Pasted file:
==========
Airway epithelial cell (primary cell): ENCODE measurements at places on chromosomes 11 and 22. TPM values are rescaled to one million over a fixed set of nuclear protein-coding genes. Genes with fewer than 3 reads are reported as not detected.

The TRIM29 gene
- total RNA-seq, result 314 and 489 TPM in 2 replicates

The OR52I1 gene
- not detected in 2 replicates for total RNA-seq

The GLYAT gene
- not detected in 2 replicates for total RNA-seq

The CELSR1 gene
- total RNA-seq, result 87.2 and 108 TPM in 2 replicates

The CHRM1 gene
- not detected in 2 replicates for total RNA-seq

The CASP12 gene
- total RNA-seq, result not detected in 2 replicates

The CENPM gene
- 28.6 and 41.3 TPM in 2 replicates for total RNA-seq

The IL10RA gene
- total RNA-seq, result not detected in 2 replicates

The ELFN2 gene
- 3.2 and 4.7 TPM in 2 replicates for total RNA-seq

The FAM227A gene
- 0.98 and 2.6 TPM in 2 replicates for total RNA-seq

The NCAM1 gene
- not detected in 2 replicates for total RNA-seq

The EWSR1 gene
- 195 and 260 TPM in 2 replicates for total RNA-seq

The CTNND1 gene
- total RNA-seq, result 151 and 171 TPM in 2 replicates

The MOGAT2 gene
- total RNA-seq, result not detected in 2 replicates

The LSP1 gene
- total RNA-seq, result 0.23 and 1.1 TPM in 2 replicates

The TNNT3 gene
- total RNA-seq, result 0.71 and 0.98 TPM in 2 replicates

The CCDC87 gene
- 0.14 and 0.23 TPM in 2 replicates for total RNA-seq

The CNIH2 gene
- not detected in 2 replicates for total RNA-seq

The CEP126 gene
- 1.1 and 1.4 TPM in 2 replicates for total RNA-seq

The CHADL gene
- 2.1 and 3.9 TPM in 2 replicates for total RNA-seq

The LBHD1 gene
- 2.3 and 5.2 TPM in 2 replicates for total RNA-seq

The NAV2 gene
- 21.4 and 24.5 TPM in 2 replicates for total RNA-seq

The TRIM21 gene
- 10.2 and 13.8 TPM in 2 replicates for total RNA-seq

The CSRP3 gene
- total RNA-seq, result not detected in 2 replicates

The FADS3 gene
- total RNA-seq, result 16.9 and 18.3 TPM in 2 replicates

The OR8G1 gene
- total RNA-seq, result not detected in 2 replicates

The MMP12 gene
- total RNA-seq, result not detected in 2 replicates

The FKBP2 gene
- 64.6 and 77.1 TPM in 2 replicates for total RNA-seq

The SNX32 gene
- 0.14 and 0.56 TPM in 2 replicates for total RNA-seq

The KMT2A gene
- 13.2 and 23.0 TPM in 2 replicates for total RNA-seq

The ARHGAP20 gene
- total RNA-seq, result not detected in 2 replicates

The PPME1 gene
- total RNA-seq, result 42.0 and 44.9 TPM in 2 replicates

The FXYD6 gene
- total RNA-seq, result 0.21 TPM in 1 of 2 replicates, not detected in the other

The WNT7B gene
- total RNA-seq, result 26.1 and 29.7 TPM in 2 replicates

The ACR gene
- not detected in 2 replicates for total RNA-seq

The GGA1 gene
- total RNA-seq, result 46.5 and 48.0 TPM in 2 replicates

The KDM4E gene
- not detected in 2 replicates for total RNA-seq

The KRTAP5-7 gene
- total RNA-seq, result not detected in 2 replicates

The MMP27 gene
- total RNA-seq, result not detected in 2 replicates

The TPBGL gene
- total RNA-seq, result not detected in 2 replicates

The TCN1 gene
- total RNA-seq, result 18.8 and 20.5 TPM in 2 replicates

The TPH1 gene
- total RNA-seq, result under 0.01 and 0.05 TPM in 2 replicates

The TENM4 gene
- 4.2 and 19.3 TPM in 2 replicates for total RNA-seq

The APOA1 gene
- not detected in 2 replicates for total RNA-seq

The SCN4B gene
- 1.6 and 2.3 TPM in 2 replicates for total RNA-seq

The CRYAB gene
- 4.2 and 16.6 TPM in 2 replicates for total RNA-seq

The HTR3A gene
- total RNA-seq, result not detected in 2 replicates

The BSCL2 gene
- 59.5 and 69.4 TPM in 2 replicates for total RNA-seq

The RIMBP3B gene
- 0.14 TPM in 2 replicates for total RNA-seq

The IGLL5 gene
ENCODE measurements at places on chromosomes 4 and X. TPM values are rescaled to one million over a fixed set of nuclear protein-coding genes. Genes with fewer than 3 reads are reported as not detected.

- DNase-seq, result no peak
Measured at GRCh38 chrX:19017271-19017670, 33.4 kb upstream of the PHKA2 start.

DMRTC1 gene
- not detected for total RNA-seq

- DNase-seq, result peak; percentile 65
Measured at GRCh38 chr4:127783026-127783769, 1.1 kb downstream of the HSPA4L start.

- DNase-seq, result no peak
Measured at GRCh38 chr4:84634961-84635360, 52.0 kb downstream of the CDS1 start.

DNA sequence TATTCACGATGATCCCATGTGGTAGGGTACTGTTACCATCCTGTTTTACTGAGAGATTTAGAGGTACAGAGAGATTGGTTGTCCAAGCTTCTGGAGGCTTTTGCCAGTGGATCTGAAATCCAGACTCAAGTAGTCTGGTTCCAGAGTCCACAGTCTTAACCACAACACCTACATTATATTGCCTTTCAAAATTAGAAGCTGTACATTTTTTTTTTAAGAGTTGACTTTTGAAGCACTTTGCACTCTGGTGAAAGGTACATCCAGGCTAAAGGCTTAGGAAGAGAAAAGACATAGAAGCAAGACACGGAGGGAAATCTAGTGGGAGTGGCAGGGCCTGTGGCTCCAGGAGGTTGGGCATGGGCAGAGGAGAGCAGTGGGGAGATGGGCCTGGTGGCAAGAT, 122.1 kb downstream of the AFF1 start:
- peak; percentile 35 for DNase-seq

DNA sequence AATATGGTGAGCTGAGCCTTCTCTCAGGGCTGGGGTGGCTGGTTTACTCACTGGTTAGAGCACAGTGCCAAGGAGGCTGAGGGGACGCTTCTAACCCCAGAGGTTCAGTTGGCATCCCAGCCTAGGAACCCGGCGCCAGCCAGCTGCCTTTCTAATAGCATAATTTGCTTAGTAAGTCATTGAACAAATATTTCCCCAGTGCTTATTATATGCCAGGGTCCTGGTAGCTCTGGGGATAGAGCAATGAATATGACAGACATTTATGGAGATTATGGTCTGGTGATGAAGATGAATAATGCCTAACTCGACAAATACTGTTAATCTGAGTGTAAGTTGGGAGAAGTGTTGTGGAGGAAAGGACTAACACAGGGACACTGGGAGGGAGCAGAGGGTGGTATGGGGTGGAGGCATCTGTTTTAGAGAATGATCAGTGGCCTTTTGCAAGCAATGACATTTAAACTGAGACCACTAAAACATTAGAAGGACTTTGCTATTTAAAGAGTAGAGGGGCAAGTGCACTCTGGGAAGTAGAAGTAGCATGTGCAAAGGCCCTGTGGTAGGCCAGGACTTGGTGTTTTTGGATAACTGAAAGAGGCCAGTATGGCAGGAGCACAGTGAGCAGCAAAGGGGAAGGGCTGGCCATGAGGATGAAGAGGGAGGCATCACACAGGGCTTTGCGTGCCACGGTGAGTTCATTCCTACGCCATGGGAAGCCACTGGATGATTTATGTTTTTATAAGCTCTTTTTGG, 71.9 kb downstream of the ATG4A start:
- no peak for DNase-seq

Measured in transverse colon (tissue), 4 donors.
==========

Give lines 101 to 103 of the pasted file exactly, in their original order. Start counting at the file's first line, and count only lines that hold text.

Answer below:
ENCODE measurements at places on chromosomes 4 and X. TPM values are rescaled to one million over a fixed set of nuclear protein-coding genes. Genes with fewer than 3 reads are reported as not detected.

- DNase-seq, result no peak
Measured at GRCh38 chrX:19017271-19017670, 33.4 kb upstream of the PHKA2 start.